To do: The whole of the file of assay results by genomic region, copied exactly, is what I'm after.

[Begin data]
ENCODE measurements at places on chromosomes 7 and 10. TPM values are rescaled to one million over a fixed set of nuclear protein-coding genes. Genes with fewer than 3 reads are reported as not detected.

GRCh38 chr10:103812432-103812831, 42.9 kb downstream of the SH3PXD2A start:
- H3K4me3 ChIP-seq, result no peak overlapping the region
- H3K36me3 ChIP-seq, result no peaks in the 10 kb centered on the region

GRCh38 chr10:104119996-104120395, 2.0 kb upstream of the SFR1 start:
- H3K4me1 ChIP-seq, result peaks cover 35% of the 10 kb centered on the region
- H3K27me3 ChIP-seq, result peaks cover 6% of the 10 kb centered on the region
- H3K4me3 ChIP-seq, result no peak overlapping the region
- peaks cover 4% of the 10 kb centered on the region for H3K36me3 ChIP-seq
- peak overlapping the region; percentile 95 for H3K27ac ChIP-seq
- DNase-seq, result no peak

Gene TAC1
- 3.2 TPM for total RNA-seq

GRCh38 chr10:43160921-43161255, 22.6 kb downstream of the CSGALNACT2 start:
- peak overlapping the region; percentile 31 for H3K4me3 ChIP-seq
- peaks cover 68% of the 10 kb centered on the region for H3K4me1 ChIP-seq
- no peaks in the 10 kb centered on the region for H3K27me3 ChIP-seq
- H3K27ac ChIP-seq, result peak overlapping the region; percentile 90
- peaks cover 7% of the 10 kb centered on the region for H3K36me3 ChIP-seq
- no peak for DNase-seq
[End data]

ENCODE measurements at places on chromosomes 7 and 10. TPM values are rescaled to one million over a fixed set of nuclear protein-coding genes. Genes with fewer than 3 reads are reported as not detected.

GRCh38 chr10:103812432-103812831, 42.9 kb downstream of the SH3PXD2A start:
- H3K4me3 ChIP-seq, result no peak overlapping the region
- H3K36me3 ChIP-seq, result no peaks in the 10 kb centered on the region

GRCh38 chr10:104119996-104120395, 2.0 kb upstream of the SFR1 start:
- H3K4me1 ChIP-seq, result peaks cover 35% of the 10 kb centered on the region
- H3K27me3 ChIP-seq, result peaks cover 6% of the 10 kb centered on the region
- H3K4me3 ChIP-seq, result no peak overlapping the region
- peaks cover 4% of the 10 kb centered on the region for H3K36me3 ChIP-seq
- peak overlapping the region; percentile 95 for H3K27ac ChIP-seq
- DNase-seq, result no peak

Gene TAC1
- 3.2 TPM for total RNA-seq

GRCh38 chr10:43160921-43161255, 22.6 kb downstream of the CSGALNACT2 start:
- peak overlapping the region; percentile 31 for H3K4me3 ChIP-seq
- peaks cover 68% of the 10 kb centered on the region for H3K4me1 ChIP-seq
- no peaks in the 10 kb centered on the region for H3K27me3 ChIP-seq
- H3K27ac ChIP-seq, result peak overlapping the region; percentile 90
- peaks cover 7% of the 10 kb centered on the region for H3K36me3 ChIP-seq
- no peak for DNase-seq